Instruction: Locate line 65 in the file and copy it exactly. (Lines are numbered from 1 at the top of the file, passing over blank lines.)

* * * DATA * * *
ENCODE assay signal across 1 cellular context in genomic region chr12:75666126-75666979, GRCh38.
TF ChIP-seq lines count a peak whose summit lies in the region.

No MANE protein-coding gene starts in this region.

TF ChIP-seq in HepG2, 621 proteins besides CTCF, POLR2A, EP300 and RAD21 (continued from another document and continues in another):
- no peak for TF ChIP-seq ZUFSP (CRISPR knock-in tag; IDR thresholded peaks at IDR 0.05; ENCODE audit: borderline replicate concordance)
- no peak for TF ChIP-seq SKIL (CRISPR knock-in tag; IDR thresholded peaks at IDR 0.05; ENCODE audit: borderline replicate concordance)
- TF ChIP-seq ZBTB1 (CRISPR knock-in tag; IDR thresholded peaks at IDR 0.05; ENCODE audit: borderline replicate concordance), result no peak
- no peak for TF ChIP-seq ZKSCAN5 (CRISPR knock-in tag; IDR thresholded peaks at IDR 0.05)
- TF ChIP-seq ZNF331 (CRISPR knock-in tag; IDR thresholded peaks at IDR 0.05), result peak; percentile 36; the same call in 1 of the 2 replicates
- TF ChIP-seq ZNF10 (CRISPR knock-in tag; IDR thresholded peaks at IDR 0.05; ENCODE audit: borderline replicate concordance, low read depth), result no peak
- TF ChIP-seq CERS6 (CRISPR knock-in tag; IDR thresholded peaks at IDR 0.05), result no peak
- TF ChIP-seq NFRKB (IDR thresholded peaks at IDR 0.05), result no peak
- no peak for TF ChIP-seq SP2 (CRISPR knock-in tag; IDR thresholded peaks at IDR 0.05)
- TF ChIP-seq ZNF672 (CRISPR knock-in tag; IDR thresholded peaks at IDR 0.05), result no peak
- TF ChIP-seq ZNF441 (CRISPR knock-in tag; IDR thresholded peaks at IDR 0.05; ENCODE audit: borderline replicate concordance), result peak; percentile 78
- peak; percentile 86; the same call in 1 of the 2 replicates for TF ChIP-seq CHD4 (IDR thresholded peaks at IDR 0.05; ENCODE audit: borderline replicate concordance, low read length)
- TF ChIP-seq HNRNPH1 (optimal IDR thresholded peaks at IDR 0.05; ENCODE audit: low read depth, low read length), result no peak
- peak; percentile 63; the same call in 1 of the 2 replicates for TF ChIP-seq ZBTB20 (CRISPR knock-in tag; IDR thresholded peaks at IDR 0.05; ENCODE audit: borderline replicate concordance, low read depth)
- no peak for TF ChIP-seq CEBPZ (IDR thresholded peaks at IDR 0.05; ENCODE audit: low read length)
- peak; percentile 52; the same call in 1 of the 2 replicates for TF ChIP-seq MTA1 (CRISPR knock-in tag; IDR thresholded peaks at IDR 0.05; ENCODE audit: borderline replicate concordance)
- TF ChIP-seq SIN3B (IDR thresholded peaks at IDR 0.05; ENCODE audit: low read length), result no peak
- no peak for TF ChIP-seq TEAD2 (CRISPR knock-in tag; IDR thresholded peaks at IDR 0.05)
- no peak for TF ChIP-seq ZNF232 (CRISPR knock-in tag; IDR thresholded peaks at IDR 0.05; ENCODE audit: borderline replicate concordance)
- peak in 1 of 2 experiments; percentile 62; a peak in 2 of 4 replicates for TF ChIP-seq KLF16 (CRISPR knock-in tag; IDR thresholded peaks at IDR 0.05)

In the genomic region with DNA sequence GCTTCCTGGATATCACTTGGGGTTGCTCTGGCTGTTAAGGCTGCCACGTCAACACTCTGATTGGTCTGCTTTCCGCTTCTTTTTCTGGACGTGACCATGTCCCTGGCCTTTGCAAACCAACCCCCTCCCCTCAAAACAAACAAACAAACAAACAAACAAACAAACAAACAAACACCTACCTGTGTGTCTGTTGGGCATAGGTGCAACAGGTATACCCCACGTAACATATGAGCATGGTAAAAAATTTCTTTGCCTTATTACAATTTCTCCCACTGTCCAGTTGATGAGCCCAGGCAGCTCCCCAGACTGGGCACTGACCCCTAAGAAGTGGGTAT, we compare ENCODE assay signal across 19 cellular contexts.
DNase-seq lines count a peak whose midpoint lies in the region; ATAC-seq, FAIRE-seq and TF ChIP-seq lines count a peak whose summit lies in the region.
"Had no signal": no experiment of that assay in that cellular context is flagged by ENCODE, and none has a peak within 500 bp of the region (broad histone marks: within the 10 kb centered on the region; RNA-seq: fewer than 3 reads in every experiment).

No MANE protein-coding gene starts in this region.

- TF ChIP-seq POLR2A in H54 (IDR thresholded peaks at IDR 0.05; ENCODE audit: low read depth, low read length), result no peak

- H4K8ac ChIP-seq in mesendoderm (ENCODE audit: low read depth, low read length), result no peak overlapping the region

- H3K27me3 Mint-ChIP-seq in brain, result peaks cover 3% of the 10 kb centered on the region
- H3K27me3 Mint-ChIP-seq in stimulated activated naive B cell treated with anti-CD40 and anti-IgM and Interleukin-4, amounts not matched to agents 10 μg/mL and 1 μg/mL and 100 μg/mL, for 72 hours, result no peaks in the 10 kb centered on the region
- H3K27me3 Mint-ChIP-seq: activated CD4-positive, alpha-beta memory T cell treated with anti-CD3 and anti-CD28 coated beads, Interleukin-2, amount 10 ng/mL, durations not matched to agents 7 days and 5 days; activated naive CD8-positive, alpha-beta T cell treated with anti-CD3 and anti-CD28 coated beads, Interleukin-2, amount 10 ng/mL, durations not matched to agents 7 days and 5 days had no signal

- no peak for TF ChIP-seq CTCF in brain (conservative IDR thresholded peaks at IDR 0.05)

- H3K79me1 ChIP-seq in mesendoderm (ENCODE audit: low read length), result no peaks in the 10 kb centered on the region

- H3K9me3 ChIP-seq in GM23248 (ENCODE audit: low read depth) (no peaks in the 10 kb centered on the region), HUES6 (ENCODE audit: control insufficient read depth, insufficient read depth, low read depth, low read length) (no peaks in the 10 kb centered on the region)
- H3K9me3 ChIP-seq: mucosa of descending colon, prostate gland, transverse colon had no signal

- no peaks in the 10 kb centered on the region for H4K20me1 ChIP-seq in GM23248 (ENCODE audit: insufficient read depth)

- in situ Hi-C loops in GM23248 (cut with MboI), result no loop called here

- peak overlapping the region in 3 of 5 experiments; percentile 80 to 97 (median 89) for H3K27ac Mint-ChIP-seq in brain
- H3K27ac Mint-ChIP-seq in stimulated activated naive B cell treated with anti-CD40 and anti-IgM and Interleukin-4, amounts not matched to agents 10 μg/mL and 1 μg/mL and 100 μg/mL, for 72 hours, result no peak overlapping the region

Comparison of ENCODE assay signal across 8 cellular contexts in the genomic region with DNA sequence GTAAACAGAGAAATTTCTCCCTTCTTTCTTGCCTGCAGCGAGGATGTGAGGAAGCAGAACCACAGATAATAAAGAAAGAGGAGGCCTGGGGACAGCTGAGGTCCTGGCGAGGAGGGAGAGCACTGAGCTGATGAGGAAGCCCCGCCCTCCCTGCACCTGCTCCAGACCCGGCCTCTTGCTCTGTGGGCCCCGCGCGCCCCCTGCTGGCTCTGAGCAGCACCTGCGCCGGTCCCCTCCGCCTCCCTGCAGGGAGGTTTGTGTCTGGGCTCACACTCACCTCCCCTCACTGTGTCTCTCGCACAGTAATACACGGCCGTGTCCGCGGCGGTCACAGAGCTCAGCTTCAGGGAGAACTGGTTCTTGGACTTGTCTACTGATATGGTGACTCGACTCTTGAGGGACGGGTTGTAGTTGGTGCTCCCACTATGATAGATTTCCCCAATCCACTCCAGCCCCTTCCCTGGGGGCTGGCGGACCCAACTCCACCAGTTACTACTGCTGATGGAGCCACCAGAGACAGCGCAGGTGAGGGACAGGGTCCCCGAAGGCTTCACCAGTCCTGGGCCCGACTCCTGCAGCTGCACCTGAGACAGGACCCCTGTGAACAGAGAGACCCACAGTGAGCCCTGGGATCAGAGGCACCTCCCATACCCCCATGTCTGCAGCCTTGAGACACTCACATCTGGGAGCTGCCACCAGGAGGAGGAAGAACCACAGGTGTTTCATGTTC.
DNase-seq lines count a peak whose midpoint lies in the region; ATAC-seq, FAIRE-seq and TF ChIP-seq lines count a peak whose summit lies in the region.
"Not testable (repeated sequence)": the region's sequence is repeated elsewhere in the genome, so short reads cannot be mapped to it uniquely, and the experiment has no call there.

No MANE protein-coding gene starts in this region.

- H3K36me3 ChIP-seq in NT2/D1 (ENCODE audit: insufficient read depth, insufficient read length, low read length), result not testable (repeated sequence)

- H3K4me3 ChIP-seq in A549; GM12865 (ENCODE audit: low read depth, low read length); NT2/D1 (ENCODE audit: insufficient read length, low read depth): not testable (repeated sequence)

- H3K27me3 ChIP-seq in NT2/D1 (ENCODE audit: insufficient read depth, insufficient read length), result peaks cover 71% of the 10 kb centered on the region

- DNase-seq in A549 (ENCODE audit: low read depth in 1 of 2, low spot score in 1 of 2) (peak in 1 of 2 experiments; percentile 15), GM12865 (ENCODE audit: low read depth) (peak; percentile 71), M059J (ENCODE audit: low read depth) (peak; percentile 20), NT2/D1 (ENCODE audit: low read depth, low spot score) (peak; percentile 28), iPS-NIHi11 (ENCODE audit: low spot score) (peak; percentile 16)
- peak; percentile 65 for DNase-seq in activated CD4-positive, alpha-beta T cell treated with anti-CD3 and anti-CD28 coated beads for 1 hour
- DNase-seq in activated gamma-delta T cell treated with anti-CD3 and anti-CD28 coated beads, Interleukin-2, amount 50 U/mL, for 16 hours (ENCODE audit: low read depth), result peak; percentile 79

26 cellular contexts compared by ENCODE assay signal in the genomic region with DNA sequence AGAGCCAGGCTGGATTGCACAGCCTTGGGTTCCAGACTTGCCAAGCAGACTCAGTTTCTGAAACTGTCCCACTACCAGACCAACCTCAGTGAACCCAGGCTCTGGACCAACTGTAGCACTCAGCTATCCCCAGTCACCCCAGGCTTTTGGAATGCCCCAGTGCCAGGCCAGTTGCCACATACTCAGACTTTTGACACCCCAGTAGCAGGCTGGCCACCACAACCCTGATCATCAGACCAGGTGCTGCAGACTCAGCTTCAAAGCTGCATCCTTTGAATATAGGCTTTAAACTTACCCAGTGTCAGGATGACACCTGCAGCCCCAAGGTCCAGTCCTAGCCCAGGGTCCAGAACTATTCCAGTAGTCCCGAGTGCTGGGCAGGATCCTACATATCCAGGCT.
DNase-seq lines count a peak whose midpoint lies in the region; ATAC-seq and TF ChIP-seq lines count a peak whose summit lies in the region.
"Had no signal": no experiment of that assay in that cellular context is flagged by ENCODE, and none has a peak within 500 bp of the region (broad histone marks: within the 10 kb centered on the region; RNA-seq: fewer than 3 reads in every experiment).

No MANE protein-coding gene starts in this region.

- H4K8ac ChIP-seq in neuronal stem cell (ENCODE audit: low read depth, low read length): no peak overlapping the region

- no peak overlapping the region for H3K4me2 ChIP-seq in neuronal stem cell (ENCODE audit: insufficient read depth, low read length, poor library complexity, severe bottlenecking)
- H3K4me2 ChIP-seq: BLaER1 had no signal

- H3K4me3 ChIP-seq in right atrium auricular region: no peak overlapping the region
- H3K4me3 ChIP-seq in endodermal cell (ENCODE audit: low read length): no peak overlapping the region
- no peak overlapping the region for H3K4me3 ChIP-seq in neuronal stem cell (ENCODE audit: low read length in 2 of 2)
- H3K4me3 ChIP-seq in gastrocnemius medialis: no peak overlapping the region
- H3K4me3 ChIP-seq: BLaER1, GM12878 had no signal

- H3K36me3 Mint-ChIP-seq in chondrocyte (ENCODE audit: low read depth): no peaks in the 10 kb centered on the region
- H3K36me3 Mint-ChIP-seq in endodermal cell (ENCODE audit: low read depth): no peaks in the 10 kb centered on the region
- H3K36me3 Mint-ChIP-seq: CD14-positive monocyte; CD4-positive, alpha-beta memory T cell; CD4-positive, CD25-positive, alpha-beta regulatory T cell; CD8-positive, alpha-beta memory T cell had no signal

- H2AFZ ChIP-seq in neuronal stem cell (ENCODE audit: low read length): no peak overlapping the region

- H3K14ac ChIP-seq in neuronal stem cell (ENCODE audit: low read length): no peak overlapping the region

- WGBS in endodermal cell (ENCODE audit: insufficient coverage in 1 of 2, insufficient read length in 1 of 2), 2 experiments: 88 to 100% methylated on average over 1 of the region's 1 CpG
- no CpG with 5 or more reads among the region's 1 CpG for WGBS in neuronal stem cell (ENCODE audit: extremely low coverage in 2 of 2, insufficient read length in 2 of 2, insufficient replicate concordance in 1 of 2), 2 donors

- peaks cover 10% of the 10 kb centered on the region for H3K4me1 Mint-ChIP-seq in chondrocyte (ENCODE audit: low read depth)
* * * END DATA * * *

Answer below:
- H3K36me3 Mint-ChIP-seq in endodermal cell (ENCODE audit: low read depth): no peaks in the 10 kb centered on the region